I have had a lot of favorite books through the decades. In elementary school, Anne of Green Gables and Little Women were at the top of my list. In high school, I was obsessed with Jane Eyre and A Room With a View. During college, I focussed on Jane Austen's rather large catalog. In grad school, I was all about Edith Wharton. I still maintain that Age of Innocence is the best American novel ever written. As a grad school dropout, my favorite books were those that didn't require any thought or analysis. I seem to remember a lot of John Grisham.
These days, I don't have a favorite. I'm kind of all over the map with what I read. According to Ella, though, my Kindle is filled with nothing but "books about mass murderers, serial killers and assassinated presidents." I'd protest that she was being unfair, but she does have a point.
Over the years, the books I have always, always come back to, though, are Anne of Green Gables and Little Women. I have read them so many times that my paperback editions disintegrated and are now held together with rubber bands. I swear I could identify my copies by how they smell. I knew passages of each by heart because I had read and reread them.
I wanted to be Anne. I wanted to be brave and stubborn and willing to crack a slate over someone's head. But as my sister once pointed out, I'm much more of a Marilla. I also wanted to be Jo - free spirited and creative and willing to sell her hair to help her family. There were also times I wanted to be Beth. I envied her patience and kindness and beautiful death scene. I never wanted to be the know-it-all Meg or spoiled-rotten Amy, though. Never.
After Ella was born, I started picking up copies of my favorite childhood books as I saw them. In addition to Anne of Green Gables and Little Women, I couldn't wait to introduce her to Little House on the Prairie, The Phantom Tollbooth, James and the Giant Peach, From the Mixed-up Files of Mrs. Basil E. Frankweiler, and Through the Looking Glass, just to name a few.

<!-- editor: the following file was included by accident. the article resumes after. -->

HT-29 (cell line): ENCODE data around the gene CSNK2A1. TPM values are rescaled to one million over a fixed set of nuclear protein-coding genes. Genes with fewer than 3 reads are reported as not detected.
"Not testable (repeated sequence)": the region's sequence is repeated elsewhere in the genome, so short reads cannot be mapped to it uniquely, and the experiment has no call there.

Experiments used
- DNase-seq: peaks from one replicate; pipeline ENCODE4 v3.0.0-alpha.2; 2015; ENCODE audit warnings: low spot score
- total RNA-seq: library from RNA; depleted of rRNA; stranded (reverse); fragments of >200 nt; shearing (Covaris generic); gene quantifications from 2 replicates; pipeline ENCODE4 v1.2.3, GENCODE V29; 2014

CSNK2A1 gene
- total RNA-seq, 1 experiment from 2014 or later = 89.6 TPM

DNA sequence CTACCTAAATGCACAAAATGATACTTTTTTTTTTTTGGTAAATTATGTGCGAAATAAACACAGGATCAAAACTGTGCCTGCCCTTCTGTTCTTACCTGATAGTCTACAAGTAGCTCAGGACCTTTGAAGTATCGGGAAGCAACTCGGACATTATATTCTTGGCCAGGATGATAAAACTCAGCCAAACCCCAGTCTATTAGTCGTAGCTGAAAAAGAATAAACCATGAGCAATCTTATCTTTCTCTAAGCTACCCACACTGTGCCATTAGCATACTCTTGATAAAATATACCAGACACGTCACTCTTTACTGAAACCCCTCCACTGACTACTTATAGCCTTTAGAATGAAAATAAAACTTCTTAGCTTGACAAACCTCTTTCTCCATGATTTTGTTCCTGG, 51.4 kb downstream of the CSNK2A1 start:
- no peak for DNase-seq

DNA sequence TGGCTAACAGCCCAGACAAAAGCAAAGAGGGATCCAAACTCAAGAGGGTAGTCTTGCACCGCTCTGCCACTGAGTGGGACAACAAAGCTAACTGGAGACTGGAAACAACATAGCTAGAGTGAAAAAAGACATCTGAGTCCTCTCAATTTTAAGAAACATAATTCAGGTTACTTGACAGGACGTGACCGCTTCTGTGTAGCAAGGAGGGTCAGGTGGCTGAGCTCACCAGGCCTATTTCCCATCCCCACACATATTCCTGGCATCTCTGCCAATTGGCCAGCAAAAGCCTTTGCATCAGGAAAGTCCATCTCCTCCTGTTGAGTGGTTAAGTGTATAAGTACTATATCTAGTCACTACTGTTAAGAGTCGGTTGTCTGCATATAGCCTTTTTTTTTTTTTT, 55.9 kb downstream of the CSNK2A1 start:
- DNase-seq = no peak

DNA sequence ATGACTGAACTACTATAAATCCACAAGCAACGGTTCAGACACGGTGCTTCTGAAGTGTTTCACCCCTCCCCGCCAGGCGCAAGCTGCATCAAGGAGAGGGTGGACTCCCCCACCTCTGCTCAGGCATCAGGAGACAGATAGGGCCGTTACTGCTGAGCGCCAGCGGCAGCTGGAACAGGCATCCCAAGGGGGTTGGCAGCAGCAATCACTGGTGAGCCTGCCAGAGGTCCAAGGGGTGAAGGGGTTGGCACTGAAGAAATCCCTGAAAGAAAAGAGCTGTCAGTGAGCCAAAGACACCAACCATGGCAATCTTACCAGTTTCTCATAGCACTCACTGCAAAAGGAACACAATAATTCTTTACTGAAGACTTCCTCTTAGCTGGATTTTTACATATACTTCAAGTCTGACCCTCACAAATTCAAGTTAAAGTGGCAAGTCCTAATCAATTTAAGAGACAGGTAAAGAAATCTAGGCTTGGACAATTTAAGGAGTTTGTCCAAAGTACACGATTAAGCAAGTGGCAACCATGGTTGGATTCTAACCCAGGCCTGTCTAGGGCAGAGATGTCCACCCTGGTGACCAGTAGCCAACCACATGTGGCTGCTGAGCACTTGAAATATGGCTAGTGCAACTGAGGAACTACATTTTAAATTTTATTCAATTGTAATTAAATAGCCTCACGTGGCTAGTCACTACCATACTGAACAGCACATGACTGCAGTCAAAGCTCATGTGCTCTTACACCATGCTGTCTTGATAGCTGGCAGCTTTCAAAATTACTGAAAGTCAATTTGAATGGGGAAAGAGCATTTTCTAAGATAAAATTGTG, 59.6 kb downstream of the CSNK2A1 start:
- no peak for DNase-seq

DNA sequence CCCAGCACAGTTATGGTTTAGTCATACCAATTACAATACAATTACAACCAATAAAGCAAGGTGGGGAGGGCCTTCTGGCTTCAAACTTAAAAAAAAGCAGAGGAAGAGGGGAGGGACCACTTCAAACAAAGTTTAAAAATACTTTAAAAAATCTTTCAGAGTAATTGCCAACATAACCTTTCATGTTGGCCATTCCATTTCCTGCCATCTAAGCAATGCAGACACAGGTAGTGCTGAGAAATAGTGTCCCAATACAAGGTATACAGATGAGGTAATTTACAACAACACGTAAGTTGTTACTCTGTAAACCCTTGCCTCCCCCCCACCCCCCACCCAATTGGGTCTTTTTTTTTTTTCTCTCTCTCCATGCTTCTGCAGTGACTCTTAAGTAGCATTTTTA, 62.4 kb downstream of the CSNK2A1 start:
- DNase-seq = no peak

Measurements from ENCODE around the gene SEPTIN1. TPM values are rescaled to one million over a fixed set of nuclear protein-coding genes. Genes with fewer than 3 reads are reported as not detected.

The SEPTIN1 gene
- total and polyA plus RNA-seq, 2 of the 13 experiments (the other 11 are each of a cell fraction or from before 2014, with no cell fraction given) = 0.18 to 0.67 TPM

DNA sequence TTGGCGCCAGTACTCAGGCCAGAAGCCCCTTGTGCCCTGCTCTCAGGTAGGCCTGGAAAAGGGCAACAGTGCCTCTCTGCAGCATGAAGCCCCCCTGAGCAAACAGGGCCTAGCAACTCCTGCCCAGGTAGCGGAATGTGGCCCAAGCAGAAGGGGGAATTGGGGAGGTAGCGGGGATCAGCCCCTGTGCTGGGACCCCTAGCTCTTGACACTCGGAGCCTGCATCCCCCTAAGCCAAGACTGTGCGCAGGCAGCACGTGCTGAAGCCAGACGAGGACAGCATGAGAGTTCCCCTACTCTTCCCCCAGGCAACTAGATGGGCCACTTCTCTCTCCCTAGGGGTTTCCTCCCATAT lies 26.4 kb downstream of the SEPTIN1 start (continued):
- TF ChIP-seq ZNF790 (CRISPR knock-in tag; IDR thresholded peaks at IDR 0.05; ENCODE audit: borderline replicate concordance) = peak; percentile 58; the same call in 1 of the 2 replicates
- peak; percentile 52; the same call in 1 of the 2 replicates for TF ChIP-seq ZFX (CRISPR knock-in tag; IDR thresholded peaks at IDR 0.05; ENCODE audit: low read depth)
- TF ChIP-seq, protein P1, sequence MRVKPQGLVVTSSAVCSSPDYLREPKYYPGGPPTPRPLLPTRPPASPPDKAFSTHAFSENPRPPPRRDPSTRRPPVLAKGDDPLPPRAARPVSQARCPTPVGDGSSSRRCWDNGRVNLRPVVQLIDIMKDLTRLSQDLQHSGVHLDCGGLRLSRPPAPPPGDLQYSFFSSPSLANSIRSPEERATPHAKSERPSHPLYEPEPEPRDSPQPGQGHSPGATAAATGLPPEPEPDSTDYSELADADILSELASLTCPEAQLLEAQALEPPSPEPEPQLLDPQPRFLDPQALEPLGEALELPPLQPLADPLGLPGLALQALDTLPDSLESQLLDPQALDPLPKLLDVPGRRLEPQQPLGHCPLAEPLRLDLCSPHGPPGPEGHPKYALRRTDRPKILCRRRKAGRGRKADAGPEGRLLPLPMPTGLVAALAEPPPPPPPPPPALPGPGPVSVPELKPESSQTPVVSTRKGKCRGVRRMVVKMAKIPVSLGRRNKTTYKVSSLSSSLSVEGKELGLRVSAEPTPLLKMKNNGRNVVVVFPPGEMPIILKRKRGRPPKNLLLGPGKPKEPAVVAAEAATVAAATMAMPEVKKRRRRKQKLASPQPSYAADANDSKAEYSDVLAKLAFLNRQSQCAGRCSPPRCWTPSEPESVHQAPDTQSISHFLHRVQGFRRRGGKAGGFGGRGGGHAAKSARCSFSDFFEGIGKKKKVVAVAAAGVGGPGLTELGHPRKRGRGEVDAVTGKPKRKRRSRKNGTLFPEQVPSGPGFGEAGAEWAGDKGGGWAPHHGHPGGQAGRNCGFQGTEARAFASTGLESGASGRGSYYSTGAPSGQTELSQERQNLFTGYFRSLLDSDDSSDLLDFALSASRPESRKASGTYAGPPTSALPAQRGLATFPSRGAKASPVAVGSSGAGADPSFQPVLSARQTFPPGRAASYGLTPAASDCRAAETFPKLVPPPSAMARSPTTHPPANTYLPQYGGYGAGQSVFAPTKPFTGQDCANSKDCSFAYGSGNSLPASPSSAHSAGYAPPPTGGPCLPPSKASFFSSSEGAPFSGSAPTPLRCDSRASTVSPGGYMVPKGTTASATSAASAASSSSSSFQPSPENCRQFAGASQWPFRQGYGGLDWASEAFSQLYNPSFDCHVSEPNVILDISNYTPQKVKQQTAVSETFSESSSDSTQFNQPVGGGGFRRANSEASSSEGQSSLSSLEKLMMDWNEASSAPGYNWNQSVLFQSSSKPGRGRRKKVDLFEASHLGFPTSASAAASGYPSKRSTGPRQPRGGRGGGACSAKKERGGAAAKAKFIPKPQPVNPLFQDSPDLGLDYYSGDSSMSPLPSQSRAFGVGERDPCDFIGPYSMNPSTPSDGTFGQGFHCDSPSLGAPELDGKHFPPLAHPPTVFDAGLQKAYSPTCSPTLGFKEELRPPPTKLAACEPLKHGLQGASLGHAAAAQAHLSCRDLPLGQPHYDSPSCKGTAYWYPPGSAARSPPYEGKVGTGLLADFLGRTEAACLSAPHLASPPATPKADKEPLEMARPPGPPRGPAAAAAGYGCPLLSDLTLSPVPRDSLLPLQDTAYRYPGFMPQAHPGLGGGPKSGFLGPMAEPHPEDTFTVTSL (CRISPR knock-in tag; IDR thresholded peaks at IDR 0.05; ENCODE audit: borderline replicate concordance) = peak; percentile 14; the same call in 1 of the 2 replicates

When Ella learned to read, I counted the days until she'd be ready for chapter books, stacking my favorites in her room.
To my everlasting delight, Ella loves reading as much, if not more than, I do. She always has her nose buried in a book.
So what's the problem?
She won't read the books I want her to. Absolutely refuses.
Each time she complains that she is out of books, I helpfully and hopefully hand her one of my favorites. She just rolls her eyes and wanders off to browse the book closet on her own. She has read all of the Harry Potter books many times over, wanting to be Hermione and hoping that her invitation to Hogwarts would arrive on her 11th birthday. She's read all of CS Lewis, which I couldn't stand, and The Hunger Games trilogy, which I have no interest in.
She's also discovered some cool series like the Mysterious Benedict Society and You Have to Stop This. I've enjoyed reading these books along with her.
But she still won't read my favorites.
She finally read Anne of Green Gables last year as part of a school project. When she told me she had been assigned it, I did a happy dance around the room. I knew, just knew, that once she met Anne, she'd want to read the rest of the books.
When Lily started reading chapter books, I figured I had a second chance to introduce my favorites. I moved all of them into Lily's book shelf and offered them to her each time she asked for something to read. She is most decidedly not interested, and refuses all my suggestions as stubbornly as Ella does.
Lily's been home all week sick, and I've been suggesting that she go read instead of beg to watch movies. She came in the other day to tell me she didn't have anything on her Kindle that she hadn't read yet. I did a happy dance and loaded Anne of Green Gables on to it. She sighed and rolled her eyes.
"I don't understand," I said. "This is my favorite book. And it was Aunt Sarah's, too."
"Yes, but that was you and Aunt Sarah," she replied. "I'm Lily, and I like different things."
I hate it when my kids are smarter than I am.
So I have resolved to back off and stop pushing books on the girls. But I still feel like a bit of a failure as a mother, English major, writer and avid reader. Some day, someone is going to look at Ella and Lily with the same shocked look I have, and say, "What do you mean you've NEVER read Anne of Green Gables? How is that possible?"
Campbell is now reading, but I know better than to try my favorites with him. He came home from the library this week proudly clutching some Star Wars book. Elizabeth is my final chance. Her middle name is Anne-with-an-E. Maybe she'll want to read about her namesake.
But probably not.
Here are the books I will never, ever try to get my children to read.
Where the Red Fern Grows (honestly, I think I have PTSD from that damn book)
The Summer of My German Soldier